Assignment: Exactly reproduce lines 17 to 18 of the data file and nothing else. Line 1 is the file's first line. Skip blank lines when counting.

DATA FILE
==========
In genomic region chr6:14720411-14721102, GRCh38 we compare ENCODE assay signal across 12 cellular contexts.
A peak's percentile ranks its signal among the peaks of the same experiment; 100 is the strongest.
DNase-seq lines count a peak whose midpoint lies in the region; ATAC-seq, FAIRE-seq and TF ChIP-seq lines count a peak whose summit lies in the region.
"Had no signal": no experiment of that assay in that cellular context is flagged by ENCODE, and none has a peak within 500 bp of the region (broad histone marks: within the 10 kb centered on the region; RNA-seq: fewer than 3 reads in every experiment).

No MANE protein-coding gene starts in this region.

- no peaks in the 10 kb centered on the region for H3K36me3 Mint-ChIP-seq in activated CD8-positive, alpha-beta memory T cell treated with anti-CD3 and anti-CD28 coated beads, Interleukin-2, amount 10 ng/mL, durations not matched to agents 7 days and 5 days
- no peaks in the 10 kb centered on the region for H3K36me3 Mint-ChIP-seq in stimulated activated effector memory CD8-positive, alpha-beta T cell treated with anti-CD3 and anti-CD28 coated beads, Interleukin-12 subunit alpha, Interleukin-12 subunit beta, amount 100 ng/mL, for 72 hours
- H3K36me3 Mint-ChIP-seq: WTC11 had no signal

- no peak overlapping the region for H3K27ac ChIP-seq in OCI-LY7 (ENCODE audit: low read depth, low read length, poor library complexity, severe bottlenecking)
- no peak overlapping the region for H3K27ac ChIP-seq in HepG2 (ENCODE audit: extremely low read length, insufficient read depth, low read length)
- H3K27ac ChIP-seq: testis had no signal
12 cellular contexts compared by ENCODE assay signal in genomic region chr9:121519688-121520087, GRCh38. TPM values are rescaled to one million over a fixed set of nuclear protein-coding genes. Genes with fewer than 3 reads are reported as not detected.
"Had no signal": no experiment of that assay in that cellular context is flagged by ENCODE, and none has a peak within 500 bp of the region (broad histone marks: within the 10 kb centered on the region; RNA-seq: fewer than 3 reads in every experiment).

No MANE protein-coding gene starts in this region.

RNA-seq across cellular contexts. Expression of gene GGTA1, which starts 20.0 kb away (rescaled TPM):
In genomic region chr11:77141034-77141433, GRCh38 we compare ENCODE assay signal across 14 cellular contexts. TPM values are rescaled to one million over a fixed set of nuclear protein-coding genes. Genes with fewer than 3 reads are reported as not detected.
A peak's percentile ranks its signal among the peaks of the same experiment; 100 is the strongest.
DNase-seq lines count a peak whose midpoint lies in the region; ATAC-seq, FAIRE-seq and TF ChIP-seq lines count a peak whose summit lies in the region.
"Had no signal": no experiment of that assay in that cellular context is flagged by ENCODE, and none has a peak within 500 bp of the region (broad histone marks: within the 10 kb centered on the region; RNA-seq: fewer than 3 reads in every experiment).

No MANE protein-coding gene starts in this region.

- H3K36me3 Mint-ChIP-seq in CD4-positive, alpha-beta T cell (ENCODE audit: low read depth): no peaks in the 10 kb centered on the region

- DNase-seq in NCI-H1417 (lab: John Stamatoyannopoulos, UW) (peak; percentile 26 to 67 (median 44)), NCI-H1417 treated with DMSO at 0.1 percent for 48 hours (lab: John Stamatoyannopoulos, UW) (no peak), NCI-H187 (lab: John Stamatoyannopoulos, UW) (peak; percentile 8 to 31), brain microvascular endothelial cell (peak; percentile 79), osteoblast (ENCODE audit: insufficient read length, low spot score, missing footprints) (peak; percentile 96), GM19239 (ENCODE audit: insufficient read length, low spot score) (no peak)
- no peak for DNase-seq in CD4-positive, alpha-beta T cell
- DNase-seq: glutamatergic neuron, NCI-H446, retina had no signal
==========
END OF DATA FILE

A peak's percentile ranks its signal among the peaks of the same experiment; 100 is the strongest.
DNase-seq lines count a peak whose midpoint lies in the region; ATAC-seq, FAIRE-seq and TF ChIP-seq lines count a peak whose summit lies in the region.